The #frow in the past

Today, if we want to know the latest fashion trends we just buy a fashion magazine, follow brands on social media or simply switch on Fashion TV which offers catwalks 24/7.

In the past,it was slightly different. Print for fashion purposes only started at the end of the 18th century,  later becoming the glamorous fashion magazines we know today.

Before printed fashion plates, many costumiers and tailors would show their next designs on a fashion doll like the one in the image.

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Fashion doll 1790

These are fashion plates from the Fashion & Textiles Department dating from the 1770’s to 1820’s, some of the earliest in the history of fashion imagery.

We can just imagine characters from Jane Austen’s novels looking at these fashion plates and admiring the new trends.

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By the mid to end of the 19th century fashion illustrations become more detailed but otherwise haven’t changed much. However the number of fashion publications have increased with names like Petit courtier des dames (1821), La Mode Illustrée (1860) Harper’s Bazaar (1875) and Vogue (in 1892).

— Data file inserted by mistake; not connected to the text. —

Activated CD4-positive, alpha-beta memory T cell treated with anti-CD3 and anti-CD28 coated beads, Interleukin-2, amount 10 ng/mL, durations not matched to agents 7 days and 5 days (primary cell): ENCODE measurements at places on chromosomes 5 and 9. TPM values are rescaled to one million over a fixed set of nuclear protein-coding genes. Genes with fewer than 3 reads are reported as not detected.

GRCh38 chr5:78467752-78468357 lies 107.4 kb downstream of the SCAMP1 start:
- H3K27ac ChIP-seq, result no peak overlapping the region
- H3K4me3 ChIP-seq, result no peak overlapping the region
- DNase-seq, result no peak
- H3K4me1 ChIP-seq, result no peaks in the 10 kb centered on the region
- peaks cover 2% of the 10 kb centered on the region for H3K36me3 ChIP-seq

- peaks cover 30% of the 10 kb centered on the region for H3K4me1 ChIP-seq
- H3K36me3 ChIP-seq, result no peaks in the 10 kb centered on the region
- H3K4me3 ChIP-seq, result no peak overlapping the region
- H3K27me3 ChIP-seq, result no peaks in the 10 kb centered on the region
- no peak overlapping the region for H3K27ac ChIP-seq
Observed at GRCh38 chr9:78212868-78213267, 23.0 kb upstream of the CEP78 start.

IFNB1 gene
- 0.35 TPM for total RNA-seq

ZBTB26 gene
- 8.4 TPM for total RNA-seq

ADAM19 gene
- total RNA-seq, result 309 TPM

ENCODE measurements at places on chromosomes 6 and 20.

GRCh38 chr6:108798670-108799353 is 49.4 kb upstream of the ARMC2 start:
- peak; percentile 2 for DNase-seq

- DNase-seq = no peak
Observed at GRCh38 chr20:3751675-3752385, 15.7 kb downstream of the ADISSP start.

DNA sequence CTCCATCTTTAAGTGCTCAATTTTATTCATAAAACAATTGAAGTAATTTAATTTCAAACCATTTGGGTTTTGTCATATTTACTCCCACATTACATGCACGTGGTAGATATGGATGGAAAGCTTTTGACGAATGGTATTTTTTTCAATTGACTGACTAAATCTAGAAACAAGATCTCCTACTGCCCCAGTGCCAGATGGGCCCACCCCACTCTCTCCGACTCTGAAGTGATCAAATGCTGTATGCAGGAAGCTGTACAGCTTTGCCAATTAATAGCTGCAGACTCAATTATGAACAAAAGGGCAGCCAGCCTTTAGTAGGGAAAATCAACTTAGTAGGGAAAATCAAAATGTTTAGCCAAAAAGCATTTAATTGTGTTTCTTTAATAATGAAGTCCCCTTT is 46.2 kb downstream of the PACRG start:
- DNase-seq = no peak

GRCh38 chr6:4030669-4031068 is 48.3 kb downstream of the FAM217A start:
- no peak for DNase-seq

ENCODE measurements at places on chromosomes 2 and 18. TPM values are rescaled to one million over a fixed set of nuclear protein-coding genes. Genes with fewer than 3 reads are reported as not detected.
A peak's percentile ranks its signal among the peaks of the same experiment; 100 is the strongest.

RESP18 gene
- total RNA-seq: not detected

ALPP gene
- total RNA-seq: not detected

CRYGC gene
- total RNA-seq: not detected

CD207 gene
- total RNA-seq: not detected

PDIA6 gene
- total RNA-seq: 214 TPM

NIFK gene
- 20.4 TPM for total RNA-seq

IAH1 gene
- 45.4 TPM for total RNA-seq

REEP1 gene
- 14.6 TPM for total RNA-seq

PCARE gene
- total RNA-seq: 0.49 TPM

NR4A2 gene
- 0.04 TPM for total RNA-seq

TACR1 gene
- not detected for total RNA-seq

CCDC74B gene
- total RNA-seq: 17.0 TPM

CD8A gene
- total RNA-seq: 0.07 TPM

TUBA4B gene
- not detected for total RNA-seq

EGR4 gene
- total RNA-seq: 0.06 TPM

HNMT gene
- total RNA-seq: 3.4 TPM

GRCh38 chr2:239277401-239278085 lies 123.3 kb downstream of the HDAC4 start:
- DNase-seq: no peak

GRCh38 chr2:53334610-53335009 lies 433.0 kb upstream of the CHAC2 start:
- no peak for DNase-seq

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Some of the fashion plates were quite good at helping ladies imagine themselves wearing their clothes at different social gatherings.

 

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By the end of 19th century there were quite a few established fashion magazines but it was the 20th century when bold designers and photographers like Cecil Beaton, Helmut Newton and Richard Avedon changed fashion imagery forever.

Like the garments themselves, fashion illustration changed dramatically, although it would be interesting to find a 19thcentury inspired ad in a contemporary magazine.

 

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Blog by: Leo Rotaru, Marketing Assistant at The Bowes Museum

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